How do I stop this behavior?

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Postby iluvk9 » October 5th, 2006, 5:46 pm

I would like suggestions on how to stop this behavior from my 3 dogs. Do I train them individually or as a group? Also, how?

These are the players: Darlene- 4 yr old Pit Bull, very docile and not a dominant personality in the house. (As you can see in my avatar, I dress her up a lot.) Harleybird- 6 year old Lab/pit and new leader of pack since Bearman passed in April. I think he is the biggest instigator in this. Truman –3 year old 140# Lab who is a doof. Always a follower, never a leader.

The problem began a few weeks ago: They are in the house, see a squirrel outside and want to chase it. I can barely open the sliding door because they are frantically trying to get outside to chase the squirrel. Once I get the door open it is like letting them out of a racing shoot. They have never caught a squirrel and I don’t think that is really their goal.

My part in this: When Bearman was the head of the pack; I never had to train any of them. I would just direct Bearman to do what I wanted and they all followed him like the Pied Piper. When there was a squirrel outside, I would tell Bearman, “No. Easy.â€
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Postby 04100824 » October 5th, 2006, 5:53 pm

Well...

The way I see it...

if you send Truman to me, 1/3 and 140# of your problems are over with.

....:tomato:

:D

I love that big guy!
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Postby iluvk9 » October 5th, 2006, 5:54 pm

Oh Amy!!! :greenWave:

I doubt he would fit in the UPS truck!
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Postby msvette2u » October 5th, 2006, 6:23 pm

Harley is the "leader" at this point, it sounds like, so if you can get him to quit maybe the others would too? What does he respond to? I would not let them out until they all sat for instance, and waited quietly. Would that be possible in this situation?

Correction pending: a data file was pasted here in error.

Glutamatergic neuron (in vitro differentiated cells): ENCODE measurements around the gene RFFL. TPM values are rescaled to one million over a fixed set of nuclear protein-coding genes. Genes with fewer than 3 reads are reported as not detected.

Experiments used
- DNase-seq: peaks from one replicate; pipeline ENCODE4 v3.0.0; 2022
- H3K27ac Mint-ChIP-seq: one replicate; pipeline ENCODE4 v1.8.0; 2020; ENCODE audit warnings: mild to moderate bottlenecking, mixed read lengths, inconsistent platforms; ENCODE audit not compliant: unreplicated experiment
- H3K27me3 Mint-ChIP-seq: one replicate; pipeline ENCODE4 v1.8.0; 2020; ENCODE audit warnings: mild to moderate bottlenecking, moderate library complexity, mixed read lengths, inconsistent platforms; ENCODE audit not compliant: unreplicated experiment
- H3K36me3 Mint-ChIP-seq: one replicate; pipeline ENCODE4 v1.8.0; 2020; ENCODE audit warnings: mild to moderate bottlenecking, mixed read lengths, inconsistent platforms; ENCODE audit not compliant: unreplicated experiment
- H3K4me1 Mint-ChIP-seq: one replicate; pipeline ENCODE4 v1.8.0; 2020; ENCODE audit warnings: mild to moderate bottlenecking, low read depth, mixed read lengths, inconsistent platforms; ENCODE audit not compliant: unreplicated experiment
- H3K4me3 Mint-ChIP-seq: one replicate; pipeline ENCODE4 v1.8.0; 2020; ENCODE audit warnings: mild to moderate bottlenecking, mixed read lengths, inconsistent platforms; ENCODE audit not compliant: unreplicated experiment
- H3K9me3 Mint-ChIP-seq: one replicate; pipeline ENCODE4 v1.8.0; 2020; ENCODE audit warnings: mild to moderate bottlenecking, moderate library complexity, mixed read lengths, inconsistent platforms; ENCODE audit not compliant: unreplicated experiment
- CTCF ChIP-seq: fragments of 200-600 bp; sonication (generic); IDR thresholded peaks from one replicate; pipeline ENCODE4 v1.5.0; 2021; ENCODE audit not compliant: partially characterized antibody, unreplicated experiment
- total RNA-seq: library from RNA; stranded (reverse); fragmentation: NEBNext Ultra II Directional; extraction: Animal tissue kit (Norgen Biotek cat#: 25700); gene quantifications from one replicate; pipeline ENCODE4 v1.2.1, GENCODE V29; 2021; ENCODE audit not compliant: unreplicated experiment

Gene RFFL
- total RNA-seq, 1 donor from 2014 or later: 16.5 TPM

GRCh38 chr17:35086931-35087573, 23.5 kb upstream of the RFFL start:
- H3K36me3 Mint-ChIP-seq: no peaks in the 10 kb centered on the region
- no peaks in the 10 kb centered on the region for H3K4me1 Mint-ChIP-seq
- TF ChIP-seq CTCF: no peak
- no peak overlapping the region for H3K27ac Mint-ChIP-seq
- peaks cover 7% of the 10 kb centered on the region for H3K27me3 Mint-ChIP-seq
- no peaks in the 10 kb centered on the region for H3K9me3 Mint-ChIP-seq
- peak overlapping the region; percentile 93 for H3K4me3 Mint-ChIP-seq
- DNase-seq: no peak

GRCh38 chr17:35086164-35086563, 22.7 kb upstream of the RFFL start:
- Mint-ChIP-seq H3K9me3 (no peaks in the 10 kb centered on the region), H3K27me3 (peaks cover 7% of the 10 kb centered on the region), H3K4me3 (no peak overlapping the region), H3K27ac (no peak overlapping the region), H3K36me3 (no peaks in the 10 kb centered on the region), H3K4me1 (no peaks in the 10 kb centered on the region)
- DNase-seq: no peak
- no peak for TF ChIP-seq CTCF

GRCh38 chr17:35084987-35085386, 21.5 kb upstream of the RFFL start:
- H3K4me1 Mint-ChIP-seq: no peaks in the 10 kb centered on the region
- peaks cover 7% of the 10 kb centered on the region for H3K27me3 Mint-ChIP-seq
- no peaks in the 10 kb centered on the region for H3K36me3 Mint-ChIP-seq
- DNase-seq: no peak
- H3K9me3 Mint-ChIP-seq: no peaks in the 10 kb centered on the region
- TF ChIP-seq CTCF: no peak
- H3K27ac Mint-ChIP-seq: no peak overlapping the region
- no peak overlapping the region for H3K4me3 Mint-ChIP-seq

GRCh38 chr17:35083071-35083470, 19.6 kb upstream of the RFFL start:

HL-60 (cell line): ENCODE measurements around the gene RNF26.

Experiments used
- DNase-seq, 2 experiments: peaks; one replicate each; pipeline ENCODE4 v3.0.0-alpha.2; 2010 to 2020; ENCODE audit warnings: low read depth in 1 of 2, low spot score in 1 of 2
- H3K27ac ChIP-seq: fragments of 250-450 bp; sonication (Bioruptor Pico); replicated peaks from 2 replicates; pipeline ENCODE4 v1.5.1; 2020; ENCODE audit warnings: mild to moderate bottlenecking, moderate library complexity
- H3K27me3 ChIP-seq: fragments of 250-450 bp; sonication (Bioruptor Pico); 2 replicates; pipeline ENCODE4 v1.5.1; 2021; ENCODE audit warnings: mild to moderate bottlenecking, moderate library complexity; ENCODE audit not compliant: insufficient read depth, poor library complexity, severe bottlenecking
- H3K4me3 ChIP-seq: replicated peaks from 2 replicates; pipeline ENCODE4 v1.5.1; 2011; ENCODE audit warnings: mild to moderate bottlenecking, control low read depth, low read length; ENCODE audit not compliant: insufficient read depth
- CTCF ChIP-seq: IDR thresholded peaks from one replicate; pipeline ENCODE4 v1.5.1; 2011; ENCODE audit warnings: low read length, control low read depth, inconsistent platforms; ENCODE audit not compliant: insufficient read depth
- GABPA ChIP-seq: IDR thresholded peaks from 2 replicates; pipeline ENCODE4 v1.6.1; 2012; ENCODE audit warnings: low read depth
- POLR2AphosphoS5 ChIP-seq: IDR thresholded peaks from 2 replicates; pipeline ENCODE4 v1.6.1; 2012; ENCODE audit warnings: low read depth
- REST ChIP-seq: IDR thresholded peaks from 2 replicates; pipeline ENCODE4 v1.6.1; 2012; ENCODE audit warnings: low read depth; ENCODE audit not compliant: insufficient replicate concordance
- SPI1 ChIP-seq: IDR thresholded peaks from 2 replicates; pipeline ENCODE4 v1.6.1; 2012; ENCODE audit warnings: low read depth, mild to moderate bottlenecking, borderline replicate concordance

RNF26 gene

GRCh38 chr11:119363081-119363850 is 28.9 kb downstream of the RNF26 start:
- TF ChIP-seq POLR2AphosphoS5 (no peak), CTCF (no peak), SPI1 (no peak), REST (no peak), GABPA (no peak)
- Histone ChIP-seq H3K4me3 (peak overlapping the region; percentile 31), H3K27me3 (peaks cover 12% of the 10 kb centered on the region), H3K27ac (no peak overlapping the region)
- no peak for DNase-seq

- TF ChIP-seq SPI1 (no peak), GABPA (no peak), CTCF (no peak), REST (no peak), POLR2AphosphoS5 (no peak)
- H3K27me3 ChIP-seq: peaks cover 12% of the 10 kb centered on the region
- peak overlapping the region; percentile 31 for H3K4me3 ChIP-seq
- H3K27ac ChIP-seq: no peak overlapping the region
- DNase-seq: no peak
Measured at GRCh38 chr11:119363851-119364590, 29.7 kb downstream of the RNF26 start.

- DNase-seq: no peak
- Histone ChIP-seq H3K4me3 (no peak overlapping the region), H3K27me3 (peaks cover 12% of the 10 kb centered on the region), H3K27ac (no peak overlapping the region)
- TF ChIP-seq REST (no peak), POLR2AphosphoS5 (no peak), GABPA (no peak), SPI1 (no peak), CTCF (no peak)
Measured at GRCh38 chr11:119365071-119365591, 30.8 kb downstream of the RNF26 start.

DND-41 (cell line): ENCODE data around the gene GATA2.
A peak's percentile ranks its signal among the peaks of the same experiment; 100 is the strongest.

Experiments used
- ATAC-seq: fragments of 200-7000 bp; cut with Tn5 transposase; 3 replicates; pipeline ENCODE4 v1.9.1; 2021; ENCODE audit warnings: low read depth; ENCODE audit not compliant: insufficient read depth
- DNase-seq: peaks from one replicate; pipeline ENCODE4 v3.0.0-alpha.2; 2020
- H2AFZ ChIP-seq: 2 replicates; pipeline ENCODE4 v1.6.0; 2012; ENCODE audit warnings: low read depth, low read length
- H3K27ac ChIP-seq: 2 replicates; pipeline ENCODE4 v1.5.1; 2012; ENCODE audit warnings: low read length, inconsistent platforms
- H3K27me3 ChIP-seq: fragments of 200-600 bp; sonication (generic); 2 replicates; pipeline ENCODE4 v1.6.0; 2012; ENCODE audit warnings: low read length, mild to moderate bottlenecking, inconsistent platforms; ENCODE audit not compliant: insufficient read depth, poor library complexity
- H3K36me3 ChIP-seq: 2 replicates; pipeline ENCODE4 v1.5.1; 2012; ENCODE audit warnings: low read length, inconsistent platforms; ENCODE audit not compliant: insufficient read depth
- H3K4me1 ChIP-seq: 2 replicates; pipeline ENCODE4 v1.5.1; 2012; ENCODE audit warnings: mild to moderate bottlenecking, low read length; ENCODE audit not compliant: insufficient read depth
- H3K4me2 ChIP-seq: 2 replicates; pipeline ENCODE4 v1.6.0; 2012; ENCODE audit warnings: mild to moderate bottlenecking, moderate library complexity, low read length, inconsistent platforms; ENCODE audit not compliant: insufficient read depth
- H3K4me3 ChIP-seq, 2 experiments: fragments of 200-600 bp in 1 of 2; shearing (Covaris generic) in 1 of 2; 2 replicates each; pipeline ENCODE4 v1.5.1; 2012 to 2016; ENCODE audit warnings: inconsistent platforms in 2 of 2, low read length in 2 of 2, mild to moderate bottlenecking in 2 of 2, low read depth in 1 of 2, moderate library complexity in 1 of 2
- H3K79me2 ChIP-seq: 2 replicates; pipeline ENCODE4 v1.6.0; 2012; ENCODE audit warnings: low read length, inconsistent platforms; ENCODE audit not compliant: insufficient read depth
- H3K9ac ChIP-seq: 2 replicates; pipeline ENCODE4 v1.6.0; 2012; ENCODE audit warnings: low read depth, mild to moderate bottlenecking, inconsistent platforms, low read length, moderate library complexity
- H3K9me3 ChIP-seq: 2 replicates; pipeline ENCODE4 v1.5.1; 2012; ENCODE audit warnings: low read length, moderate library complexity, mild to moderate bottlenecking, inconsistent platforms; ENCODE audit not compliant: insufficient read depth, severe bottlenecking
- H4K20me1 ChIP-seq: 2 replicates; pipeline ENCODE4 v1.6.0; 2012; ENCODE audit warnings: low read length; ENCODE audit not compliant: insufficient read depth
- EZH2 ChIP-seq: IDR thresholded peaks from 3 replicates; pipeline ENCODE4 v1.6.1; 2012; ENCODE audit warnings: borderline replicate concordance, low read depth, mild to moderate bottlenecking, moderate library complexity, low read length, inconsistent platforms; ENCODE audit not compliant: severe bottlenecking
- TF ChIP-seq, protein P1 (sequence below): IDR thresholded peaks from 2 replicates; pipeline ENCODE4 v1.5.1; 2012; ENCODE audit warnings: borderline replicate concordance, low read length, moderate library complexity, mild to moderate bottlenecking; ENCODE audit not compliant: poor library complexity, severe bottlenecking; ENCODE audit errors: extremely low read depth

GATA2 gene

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Postby iluvk9 » October 5th, 2006, 6:36 pm

I could get Darlene and Truman to sit with voice and hand commands. I think if I looped a leash around Harleybird, I would get him to focus and listen. It is like he goes in a "zone".
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Postby jlewin » October 6th, 2006, 7:48 am

you had it to easy with your other dog lol, it is not likely that you can get that good of a reaction with Harley. Most people never experience owning a truly "born to lead" type dog. Sounds like you did. It's rare, challenging and rewarding. There are a few ways to try and work this out depending on what style of training you generally like to go with. How do you normally train your dogs?
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Postby SisMorphine » October 6th, 2006, 8:09 am

I just wouldn't let them out when they saw the squirrel. If I let Wally outside everytime he saw a deer well . . . well I would have only let him out once and then he would have been gone for good!
"All changes, even the most longed for, have their melancholy; for what we leave behind us is a part of ourselves; we must die to one life before we can enter another." -Anatole France
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Postby jlewin » October 6th, 2006, 8:20 am

lol sis. Brie my pit would run out to that deer, realize it is bigger than her, and then run like hell back to me. My greyhound on the other hand would run out sink it's teeth into it devour it and then rampage the country side, uncatchable at 45 mph, for years to come. He's crazy, and fast. It's funny Brie met Farmer when she was a tiny pup and she is not afraid of anything but he put her on her back a few times so while she is not afraid, she definately respects "big" and lets me handle it.